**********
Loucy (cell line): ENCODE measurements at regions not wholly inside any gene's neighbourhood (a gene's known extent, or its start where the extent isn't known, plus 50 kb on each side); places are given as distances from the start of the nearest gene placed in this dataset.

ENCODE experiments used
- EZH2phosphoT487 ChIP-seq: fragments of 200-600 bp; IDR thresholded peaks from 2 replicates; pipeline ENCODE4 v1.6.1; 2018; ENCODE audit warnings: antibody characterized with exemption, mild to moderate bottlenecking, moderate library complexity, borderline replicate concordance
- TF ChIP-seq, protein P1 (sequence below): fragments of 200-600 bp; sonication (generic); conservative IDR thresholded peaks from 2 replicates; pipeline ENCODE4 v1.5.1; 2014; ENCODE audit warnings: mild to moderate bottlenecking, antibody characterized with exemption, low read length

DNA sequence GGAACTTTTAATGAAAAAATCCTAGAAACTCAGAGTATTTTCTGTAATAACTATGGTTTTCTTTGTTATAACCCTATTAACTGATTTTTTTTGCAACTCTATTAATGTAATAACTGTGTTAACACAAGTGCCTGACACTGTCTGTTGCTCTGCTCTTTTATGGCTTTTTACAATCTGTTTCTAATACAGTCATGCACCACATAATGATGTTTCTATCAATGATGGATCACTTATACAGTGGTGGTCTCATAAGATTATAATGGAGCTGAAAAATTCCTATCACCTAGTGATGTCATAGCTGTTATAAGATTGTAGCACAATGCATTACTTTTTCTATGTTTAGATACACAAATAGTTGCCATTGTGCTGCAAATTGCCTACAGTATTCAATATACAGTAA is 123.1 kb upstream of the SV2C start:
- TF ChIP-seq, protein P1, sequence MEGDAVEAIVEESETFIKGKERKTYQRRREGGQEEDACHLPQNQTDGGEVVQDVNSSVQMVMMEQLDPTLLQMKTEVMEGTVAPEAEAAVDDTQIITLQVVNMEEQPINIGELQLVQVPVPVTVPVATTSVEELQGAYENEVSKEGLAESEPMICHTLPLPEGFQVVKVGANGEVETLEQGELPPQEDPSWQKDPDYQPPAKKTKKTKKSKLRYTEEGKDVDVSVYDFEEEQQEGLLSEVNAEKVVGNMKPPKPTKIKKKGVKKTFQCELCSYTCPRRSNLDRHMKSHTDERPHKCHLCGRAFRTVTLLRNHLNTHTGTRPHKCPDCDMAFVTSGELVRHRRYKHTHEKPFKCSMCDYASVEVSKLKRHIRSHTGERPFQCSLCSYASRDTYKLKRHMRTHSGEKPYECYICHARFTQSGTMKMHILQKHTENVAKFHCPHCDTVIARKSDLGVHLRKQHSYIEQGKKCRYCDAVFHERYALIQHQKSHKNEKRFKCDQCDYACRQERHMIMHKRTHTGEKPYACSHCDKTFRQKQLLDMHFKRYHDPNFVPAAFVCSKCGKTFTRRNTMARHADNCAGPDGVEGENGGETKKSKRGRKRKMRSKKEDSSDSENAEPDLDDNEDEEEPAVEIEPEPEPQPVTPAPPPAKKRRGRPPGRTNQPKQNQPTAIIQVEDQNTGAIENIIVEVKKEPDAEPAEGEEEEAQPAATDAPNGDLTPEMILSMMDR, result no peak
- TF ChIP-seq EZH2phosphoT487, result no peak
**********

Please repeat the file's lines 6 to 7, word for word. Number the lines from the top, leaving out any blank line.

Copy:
- TF ChIP-seq, protein P1, sequence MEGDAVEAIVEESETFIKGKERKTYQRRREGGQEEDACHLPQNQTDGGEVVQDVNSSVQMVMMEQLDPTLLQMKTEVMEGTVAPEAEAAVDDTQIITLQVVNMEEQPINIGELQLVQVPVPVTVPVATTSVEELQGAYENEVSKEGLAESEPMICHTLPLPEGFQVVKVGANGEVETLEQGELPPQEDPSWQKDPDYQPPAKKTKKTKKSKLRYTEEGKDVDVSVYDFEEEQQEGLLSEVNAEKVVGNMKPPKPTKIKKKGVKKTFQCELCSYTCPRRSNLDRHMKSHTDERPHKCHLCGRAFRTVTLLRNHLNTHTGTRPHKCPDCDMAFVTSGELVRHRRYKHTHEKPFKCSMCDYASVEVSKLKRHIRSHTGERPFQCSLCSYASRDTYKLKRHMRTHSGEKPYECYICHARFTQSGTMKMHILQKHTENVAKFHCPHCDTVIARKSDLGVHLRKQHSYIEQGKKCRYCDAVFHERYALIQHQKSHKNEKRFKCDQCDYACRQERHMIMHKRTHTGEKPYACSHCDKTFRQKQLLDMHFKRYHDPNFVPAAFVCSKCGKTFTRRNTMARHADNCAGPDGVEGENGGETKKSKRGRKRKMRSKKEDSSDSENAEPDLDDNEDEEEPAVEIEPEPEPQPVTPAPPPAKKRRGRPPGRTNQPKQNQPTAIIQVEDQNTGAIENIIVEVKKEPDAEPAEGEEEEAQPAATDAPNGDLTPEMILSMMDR, result no peak
- TF ChIP-seq EZH2phosphoT487, result no peak